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The Silmarillion says that dwarves just pop out of the ground!
WHat?!?!?!?!?!?!?!?
Yeah, just when you thought you'd cleared all the Wombles...... the dwarves pop up.
Hi Randalllin. Welcome to Planet Tolkien.

The first Dwarves were created by Aule from stone and given wills by Iluvatar. They became living beings. I think if you read it carefully, you will find the Silmarillion only says that to other races, it may appear as if Dwarves pop out of the ground. They have women-folk who bear their children, just like any other race, but these females are kept guarded and few are ever seen by non-Dwarves. For this reason, the other races at first assumed Dwarves were created from the rocks in which they lived.
I was confused because Gimli had said that in "The Two Towers" too!
Thanks!
PS I will reread that part!!!
LOL, Gimli was being sarcastic, don't pay any attention to him! He actually said the Dwarves have women, it's just they look like Dwarf-men! ("It's the beards!" said Aragorn)
There's this crappy show on UK TV called "there's something about Miriam", for those who dont know, its basic premise is a reality show with a dozen batchelors all vying for the attentions of this one girl, but she has a secret - she was born a MAN! *ACH* Super Scared Smilie

Now it may seem i'm way off the point here, but the whole cross-gender issue can be applied to Dwarf-ladies, imagine the embarressing "accidents" when a potential courtier of a fine looking dwarf lass finds out to his horror or pleasant surprise (depending upon orientation) that what he has fallen for is a Man-Dwarf!

It seems to me that there must be some "secret" way that a Dwarf innately knows male from female to avert this kind event, otherwise it would surely be the in-joke among the humans and elves of Middle-Earth - Or do Dwarf Ladies have stick-on fake beards like in "The Life of Brian"...

Dunce Smilie
Does it actually say anywhere that Dwarven women looked like the Dwarven men, or that they definitely had beards?
I don't think so, Val! At least, not from what I remember. Yet I have a short memory, so...
From Appendix A /Lord of the Rings/III Durin's Folk
Quote:
Dis was the daughter of Thrain II. She is the only dwarf-woman named in these histories. It was said by Gimli that there are few dwarf-women, probably no more than a third of the whole people. They seldom walk abroad except at great need. They are in voice and appearance, and in garb if they must go on a journey, so like the dwarf-men that the eyes and ears of other peoples cannot tell them apart. This has given rise to the foolish opinion among Men thaat there are no dwarf-women, and that the Dwarves ‘grow out of stone’.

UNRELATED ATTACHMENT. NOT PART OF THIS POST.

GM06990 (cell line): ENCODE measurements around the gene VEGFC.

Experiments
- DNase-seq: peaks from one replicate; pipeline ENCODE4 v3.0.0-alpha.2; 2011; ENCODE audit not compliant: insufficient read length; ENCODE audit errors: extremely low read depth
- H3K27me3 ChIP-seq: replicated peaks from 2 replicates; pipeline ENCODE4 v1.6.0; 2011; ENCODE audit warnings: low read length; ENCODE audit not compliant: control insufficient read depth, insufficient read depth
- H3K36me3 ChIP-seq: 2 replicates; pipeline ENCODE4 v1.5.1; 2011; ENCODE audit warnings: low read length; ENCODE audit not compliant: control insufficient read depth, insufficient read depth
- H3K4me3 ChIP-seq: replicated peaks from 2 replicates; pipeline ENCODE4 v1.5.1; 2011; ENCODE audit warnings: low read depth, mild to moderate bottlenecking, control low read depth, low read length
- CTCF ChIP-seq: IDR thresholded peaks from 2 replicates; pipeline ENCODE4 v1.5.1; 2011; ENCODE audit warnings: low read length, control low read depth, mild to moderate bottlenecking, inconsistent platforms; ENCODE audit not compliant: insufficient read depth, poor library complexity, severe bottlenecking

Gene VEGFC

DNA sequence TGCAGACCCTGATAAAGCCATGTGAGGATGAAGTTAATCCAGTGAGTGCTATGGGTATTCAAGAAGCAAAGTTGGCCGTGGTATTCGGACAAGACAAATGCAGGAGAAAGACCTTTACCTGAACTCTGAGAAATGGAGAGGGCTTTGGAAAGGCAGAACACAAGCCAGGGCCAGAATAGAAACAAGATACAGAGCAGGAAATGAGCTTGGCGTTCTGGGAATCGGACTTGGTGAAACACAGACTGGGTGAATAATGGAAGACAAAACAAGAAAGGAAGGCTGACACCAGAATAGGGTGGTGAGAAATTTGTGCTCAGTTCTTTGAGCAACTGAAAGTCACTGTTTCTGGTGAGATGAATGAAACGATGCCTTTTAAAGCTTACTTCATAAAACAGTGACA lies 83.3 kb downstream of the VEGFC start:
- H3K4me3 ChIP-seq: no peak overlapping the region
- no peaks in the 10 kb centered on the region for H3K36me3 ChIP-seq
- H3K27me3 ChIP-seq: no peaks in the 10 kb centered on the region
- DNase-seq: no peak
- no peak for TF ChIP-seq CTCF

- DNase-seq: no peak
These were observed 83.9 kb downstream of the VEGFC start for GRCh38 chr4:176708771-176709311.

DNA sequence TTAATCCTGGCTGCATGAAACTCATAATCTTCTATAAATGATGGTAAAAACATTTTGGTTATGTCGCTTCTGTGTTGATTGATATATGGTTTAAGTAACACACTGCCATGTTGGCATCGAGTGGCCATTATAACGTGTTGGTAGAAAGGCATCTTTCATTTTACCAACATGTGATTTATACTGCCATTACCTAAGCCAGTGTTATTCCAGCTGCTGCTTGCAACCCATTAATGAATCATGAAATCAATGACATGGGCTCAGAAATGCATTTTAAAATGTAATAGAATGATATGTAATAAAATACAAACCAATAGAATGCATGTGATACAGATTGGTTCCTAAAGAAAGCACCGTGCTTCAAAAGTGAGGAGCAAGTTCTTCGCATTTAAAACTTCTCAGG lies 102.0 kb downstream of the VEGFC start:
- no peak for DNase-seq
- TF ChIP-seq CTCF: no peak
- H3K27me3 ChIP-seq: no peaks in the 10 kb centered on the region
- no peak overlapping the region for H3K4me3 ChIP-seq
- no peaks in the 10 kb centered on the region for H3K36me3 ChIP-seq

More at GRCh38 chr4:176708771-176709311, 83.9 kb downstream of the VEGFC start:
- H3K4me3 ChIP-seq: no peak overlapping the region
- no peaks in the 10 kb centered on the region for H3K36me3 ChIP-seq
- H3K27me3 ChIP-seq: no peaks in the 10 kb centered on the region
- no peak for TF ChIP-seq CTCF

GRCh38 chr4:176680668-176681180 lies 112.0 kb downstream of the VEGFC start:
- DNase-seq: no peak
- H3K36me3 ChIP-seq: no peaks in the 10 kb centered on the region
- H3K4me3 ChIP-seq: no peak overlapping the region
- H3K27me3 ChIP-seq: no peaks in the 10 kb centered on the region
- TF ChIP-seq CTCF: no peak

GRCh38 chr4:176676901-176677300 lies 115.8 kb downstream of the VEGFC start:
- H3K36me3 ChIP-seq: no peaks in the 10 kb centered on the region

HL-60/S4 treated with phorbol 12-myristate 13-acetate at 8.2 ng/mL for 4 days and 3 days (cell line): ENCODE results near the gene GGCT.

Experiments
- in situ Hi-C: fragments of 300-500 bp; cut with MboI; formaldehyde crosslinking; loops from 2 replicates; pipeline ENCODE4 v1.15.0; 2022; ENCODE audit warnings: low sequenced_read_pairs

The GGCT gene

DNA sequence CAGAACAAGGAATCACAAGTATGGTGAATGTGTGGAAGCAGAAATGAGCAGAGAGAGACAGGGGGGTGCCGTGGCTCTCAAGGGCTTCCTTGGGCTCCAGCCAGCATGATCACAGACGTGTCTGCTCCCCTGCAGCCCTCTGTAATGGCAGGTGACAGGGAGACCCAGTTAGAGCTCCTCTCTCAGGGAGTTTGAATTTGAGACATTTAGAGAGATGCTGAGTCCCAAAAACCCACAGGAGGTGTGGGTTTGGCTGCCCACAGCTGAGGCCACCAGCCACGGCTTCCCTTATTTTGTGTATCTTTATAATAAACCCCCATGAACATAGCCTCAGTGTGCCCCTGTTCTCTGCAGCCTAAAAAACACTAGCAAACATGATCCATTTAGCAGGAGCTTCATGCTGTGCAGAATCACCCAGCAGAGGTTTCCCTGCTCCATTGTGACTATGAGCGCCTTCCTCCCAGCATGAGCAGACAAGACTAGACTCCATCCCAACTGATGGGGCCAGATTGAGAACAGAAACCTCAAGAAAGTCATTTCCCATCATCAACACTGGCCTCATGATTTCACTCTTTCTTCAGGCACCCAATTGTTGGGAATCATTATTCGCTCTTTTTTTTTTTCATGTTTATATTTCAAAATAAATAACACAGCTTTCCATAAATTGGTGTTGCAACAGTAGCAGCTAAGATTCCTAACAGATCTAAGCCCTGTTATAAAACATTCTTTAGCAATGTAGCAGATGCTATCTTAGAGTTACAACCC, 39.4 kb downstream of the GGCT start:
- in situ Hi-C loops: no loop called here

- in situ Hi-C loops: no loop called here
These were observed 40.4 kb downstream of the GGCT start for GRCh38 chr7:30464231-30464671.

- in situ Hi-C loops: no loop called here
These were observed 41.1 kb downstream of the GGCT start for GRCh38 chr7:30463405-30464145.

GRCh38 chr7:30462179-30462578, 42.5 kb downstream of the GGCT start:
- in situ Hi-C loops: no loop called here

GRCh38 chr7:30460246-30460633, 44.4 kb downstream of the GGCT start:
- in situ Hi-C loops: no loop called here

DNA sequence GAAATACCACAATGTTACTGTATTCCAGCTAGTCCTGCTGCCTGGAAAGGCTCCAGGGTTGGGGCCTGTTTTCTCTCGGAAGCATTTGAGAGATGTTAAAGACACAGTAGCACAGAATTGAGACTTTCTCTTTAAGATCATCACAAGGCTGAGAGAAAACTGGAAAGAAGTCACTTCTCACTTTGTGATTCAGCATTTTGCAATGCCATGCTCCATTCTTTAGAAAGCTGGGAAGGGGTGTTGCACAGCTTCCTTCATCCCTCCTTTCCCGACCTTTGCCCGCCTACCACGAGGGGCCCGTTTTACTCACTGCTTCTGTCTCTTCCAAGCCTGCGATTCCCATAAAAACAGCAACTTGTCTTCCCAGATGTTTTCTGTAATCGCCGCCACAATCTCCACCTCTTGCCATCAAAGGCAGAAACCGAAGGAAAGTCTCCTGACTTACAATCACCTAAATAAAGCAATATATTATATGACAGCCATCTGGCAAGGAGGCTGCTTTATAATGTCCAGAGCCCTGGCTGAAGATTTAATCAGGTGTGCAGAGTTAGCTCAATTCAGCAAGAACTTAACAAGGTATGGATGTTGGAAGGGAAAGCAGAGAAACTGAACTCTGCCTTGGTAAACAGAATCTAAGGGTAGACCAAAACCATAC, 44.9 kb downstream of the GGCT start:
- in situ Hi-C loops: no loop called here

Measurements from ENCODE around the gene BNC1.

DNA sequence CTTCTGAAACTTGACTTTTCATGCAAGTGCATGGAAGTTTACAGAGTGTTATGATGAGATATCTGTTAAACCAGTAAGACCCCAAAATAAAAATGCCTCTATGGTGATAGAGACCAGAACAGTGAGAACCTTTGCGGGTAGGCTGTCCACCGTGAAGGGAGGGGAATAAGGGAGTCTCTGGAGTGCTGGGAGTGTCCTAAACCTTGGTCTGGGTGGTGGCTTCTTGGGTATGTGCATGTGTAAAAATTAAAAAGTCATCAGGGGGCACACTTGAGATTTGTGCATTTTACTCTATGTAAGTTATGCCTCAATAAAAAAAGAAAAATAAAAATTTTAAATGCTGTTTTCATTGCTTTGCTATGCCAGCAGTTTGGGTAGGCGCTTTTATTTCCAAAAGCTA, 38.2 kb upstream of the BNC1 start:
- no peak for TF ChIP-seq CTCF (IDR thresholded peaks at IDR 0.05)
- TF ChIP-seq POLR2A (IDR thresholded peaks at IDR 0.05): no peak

From The Hobbit
Quote:
His only comfort was that he couldn't be mistaken for a dwarf, as he had no beard.


Neither of these quotes say explicitly that the female dwarves had beards, it seems to be implied that they did. "Voice and appearance" and "cannot tell them apart" would indicate that they had beards if all male dwarves had beards. And the above quote from The Hobbit would indicate that all male (since all in Bilbo's party were maie) dwarves had beards.

If anyone has "Peoples of Middle Earth" it may be more clearly stated in that volume. Read Smilie
THat's in the Central Library in COre Stock! (Core stock is the really old section of the library where some of the pages are uneven and some are written in Middle English and the only people who go there want to play cards without getting in trouble with the librarians because none of them ever go down there frequently. (Except me, of course)
I created them so I know.....but unfortunately I shall not tell ye NA-NA-NA-NA-NA!
Go ask your precious Manwë the answerTongue Smilie
come on, Aule, admit it: u've only created the Khazad cause u were bored!

*runs and hides from the wrath of the mighty Vala: INCOMIIIING!!!*
The Dwarves just happen to be my favourite race. I don't clearly know why, maybe it's because i undertstand some of the proclivities towards defending their rights, things of beauty etc. Or maybe it's because they were the nearest to being able to match the elves in "power" and establishment of ancient civilisations?

Anyway, Tolkien explains much of the later decline of the Dwarves attributing to the fact that there were very few dwarf-women and, it seems, there were rarely a large number of children per couple. Therefore, unlike Men and, to a lesser extent elves, they suffered more from setbacks such as war and plunder because of the amount of time it took them to reach their former numbers.